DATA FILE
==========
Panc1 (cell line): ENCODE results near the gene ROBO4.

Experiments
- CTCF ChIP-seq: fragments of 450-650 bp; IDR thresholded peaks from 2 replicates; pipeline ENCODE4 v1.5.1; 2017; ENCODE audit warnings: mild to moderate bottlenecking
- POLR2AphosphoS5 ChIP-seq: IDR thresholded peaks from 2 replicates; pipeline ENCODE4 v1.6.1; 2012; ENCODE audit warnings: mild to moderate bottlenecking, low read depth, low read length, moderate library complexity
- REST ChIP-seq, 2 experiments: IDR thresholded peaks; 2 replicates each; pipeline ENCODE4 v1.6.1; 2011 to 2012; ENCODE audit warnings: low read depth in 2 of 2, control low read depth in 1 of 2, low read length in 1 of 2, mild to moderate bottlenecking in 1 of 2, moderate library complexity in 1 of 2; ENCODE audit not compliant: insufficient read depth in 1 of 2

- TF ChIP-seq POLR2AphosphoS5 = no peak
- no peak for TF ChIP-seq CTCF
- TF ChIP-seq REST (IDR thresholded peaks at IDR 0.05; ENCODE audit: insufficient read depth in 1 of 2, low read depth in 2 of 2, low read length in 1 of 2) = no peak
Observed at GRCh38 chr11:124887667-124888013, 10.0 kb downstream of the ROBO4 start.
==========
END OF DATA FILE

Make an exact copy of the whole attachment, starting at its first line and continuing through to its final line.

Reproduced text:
Panc1 (cell line): ENCODE results near the gene ROBO4.

Experiments
- CTCF ChIP-seq: fragments of 450-650 bp; IDR thresholded peaks from 2 replicates; pipeline ENCODE4 v1.5.1; 2017; ENCODE audit warnings: mild to moderate bottlenecking
- POLR2AphosphoS5 ChIP-seq: IDR thresholded peaks from 2 replicates; pipeline ENCODE4 v1.6.1; 2012; ENCODE audit warnings: mild to moderate bottlenecking, low read depth, low read length, moderate library complexity
- REST ChIP-seq, 2 experiments: IDR thresholded peaks; 2 replicates each; pipeline ENCODE4 v1.6.1; 2011 to 2012; ENCODE audit warnings: low read depth in 2 of 2, control low read depth in 1 of 2, low read length in 1 of 2, mild to moderate bottlenecking in 1 of 2, moderate library complexity in 1 of 2; ENCODE audit not compliant: insufficient read depth in 1 of 2

- TF ChIP-seq POLR2AphosphoS5 = no peak
- no peak for TF ChIP-seq CTCF
- TF ChIP-seq REST (IDR thresholded peaks at IDR 0.05; ENCODE audit: insufficient read depth in 1 of 2, low read depth in 2 of 2, low read length in 1 of 2) = no peak
Observed at GRCh38 chr11:124887667-124888013, 10.0 kb downstream of the ROBO4 start.